February 10, 2016
Massachusetts HOUSE OF REPRESENTATIVES VOTES “NO”
ON GMO FOOD LABELING BILL
Concord, NH—Today Massachusetts legislators voted “no” on forced labeling for foods made from genetically engineered seeds. With a vote of 239-122 Massachusetts becomes the latest state to decline to move forward on food labeling legislation, following New York last year and California and Washington in prior years.
“We are grateful to lawmakers who are standing up for Massachusetts’s farmers, consumers, grocers and small businesses,” said Gene Harrington of the Biotechnology Innovation Organization (BIO). “State-based labeling only creates confusion in the marketplace, raises food prices and penalizes farmers who choose to utilize modern technology. GMO food labeling policies can be resolved best by experts at the Federal level.”
Genetically engineered crops generally use less water, pesticides, and can resist droughts, yielding more crops per acre. Foods produced from these crops undergo stringent testing. Leading regulatory and health associations including the Food and Drug Administration, American Medical Association, American Association for the Advancement of Science, and the World Health Organization, have all signed off on the safety of genetically engineered food.
A wide variety of Massachusetts organizations opposed the legislation including:
Massachusetts Grocers Association
Massachusetts Retail Association
Massachusetts Soft Drink Association
Massachusetts Refreshment Service Association
New England Automatic Merchandising Association
Northeast Agribusiness and Feed Alliance
Massachusetts Grocers urge legislators to stop food labeling bill Massachusetts.
FOR IMMEDIATE RELEASE:
January 14, 2014
The Massachusetts Grocers Association today urged legislators to “say no” to forced labeling of Genetically Engineered (GE/GMO) foods—legislation that may come to a vote this week. The grocers said labeling would cause unnecessary harm to the economy by adding costs for Massachusetts grocers, consumers, and food producers such as breweries, wineries and retail merchants.
The grocers added that required labeling will also impact the state budget as the costs to create and maintain a state-run labeling program could run as high as nearly half a million dollars per year. John Dumais, President and CEO of the NH Grocers Association said, “This legislation mandating GE labels on food products just for Massachusetts is unnecessary, as consumers already have a choice of what they buy.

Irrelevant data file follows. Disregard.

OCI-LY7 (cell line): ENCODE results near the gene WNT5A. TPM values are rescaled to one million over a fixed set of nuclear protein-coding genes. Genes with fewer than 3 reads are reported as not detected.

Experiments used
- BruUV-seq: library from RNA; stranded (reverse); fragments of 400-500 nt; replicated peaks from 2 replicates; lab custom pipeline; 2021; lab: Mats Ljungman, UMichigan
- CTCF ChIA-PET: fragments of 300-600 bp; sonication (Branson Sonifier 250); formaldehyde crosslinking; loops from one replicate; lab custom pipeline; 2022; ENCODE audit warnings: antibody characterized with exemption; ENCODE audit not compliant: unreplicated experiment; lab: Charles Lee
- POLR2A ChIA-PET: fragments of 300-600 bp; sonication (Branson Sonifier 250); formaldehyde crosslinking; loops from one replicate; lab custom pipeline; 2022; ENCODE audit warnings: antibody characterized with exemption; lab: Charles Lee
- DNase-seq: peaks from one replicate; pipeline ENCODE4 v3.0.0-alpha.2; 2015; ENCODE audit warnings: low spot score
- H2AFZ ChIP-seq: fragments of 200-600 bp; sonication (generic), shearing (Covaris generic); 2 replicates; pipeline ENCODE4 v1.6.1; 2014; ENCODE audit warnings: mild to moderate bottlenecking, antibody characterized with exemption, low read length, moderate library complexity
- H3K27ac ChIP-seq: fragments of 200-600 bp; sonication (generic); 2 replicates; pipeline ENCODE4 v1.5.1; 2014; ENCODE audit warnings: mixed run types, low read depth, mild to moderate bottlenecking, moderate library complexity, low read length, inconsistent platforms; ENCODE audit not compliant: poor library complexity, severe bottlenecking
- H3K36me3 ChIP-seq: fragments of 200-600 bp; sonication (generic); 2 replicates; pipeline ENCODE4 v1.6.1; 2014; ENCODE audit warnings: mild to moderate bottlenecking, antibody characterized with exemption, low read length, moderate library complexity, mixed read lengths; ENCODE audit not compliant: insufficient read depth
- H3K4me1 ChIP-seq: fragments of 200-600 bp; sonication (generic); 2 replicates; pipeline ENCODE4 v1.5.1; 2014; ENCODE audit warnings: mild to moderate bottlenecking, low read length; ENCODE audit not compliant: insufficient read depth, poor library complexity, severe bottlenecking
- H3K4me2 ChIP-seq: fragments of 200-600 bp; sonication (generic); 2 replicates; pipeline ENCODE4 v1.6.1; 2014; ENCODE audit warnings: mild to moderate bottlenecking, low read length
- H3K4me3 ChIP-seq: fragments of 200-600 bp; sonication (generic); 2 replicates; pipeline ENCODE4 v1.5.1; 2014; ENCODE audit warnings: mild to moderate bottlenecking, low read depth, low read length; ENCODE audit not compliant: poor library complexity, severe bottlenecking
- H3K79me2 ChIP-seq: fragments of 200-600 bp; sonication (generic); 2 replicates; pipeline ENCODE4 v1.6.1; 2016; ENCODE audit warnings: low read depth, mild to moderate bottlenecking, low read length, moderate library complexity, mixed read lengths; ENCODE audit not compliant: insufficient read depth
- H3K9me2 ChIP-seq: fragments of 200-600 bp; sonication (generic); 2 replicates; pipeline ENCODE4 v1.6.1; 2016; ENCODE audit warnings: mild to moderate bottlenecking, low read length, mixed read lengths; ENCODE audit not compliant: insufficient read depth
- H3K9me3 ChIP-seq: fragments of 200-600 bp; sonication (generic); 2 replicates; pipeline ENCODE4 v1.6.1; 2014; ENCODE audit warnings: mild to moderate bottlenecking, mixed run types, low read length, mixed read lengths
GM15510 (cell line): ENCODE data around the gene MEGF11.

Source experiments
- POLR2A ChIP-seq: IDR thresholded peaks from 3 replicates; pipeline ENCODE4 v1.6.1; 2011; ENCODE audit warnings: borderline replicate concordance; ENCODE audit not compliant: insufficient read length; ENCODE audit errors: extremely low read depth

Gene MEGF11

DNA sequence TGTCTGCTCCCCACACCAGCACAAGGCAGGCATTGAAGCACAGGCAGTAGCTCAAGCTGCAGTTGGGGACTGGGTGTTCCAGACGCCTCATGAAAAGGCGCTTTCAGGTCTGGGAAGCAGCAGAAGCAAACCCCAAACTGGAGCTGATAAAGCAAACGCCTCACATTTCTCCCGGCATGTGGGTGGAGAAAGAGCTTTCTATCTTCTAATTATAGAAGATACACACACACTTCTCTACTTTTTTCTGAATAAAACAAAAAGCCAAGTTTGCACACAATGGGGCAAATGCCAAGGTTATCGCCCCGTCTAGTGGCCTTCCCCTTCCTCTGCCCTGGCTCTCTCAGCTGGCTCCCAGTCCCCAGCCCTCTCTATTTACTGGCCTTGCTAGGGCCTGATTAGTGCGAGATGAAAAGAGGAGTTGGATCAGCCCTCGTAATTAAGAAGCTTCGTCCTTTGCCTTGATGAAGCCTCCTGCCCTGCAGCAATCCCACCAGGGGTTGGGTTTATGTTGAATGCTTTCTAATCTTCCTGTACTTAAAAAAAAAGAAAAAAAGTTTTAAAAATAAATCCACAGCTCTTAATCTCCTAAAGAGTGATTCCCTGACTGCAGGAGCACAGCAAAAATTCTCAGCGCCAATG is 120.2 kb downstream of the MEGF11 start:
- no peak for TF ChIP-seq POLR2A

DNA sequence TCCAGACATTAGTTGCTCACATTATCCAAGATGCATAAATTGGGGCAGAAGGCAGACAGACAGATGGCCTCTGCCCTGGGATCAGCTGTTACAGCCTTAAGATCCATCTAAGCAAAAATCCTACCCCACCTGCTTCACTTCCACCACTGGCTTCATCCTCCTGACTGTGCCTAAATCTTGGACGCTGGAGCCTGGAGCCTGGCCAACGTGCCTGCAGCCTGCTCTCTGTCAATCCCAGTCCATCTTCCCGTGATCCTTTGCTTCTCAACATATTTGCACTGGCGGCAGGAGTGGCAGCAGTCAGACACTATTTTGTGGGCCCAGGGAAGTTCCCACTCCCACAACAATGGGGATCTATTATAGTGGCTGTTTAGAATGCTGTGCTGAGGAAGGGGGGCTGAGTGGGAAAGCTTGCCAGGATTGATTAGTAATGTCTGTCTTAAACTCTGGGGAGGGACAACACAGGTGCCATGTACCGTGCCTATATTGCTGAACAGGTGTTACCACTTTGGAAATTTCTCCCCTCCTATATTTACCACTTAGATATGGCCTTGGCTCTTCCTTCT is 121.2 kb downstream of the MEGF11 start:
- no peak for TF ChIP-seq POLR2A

They can already purchase “Certified Organic” or “Non-GMO” foods if they prefer.” He added that the labeling bill, HB 660, creates confusion where none is needed, is contrary to scientific facts, and will add costs for Massachusetts residents at the grocery store. Leading regulatory and health associations including the Food and Drug Administration, American Medical Association, National Academies of Science, World Health Organization, and United Nations Food & Agricultural Organization have all signed off on the safety of genetically engineered food. “Ninety-three percent of Massachusetts’s food is imported,” Dumais continued.
“Forcing companies to produce special labels just for Massachusetts isn’t practical–they will either stop selling to us or substantially increase their prices. Our choices at the grocery store would be reduced and labels would mislead consumers to believe they should be concerned about a product’s safety when that’s simply not true.
On top of all that, it would cost consumers hundreds of dollars more per year for food,” he said.
FOR IMMEDIATE RELEASE
November 8, 2013
Environment & Agriculture Committee Votes to Protect Small Businesses, Farmers and Consumers.
We thank the Environment and Agriculture Committee, for their leadership in defeating HB 660—An Act Requiring the Labeling of Genetically Engineered Foods and Agricultural Commodities. This important step not only protects Massachusetts residents from paying hundreds of dollars more for their groceries, but it also protects Massachusetts small business owners, and farmers, along with those who work for them.
Massachusetts consumers are already provided with information on food labels that allows them to make informed choices. HB 660 only serves to confuse consumers and mislead them into believing they should be concerned about food products that are perfectly safe. Not only are genetically engineered foods safe to eat, but they also allow Massachusetts’s farmers to maintain a competitive level with their counterparts nationwide.
“Ultimately, such debates about the labeling of genetically modified foods, especially if it only serves to cause consumer confusion, obscures the more important story about the benefits of genetic modification, such as reduced need for pesticides and fertilizers and improved crop yields,” said Karen Batra, spokesperson for the Biotechnology Industry Organization.
HB 660 would not only increase food prices for Massachusetts consumers, but would also cost the state up to a half million dollars to implement at a time when the state budget is stretched to the limit.
We hope the House of Representatives supports the Inexpedient to Legislate recommendation of the Environment and Agriculture Committee when it is considered in January.